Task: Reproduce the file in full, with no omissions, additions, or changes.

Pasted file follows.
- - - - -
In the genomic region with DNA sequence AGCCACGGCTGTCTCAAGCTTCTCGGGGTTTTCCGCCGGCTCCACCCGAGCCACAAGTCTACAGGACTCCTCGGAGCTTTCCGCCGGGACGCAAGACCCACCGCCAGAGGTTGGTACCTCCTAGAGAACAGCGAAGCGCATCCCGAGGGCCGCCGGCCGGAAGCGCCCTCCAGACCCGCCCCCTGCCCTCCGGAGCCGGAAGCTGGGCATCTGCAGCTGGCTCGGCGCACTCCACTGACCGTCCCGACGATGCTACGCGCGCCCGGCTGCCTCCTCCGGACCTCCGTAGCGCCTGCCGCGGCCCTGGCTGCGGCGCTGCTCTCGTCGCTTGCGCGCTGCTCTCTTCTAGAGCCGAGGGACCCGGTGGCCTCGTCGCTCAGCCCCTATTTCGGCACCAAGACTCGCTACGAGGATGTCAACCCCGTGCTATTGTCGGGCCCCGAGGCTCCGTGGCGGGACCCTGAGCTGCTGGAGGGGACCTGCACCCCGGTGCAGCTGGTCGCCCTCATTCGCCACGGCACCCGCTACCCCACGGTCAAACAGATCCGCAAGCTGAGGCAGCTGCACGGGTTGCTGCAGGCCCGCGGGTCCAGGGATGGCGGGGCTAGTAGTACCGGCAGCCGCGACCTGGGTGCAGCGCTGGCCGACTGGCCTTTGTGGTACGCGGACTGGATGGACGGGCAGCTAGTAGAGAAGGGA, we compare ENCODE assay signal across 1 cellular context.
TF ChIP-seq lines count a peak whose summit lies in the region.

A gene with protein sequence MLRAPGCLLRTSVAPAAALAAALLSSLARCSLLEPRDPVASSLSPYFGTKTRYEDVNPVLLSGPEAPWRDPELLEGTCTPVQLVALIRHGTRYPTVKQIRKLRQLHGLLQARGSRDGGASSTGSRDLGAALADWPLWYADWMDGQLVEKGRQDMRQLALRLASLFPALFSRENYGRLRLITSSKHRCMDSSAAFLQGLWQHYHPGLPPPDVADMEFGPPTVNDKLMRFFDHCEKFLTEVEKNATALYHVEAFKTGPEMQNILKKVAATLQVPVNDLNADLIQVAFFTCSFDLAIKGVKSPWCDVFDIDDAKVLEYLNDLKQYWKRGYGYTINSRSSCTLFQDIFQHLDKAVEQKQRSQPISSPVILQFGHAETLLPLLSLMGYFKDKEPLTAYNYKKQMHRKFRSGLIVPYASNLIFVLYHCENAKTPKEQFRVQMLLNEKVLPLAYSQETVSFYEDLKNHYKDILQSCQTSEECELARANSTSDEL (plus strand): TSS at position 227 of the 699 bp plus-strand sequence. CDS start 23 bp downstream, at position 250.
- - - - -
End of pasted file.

In the genomic region with DNA sequence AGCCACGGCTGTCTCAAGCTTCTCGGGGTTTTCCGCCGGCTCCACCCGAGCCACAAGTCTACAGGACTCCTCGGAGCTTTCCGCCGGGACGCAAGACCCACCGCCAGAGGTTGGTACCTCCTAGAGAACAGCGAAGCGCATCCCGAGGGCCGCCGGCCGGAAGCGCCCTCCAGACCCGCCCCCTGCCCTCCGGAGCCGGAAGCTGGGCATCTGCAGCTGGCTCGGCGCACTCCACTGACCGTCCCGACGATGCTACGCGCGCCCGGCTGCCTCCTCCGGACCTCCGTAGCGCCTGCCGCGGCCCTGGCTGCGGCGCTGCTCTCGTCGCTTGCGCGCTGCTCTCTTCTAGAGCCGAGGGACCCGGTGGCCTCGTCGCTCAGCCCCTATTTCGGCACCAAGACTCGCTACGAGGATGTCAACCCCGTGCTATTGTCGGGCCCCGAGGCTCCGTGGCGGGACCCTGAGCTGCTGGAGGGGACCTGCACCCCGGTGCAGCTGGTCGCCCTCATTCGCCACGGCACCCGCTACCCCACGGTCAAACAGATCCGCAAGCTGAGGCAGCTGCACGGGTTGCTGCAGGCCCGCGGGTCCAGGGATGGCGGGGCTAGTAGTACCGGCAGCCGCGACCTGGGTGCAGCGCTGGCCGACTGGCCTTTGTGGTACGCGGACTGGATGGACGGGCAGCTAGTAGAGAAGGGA, we compare ENCODE assay signal across 1 cellular context.
TF ChIP-seq lines count a peak whose summit lies in the region.

A gene with protein sequence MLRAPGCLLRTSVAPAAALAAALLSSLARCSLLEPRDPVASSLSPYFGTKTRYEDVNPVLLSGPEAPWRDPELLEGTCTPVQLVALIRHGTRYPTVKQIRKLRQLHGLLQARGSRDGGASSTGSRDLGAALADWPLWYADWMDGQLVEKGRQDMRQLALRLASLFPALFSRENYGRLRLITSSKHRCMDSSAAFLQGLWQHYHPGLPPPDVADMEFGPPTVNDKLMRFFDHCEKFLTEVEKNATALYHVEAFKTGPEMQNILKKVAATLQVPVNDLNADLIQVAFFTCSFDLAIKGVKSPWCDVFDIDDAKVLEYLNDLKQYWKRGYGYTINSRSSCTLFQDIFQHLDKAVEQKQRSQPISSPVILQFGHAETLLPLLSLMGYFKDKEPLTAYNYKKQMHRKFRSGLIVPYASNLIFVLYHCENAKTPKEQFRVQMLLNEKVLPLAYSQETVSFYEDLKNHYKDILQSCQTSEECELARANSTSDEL (plus strand): TSS at position 227 of the 699 bp plus-strand sequence. CDS start 23 bp downstream, at position 250.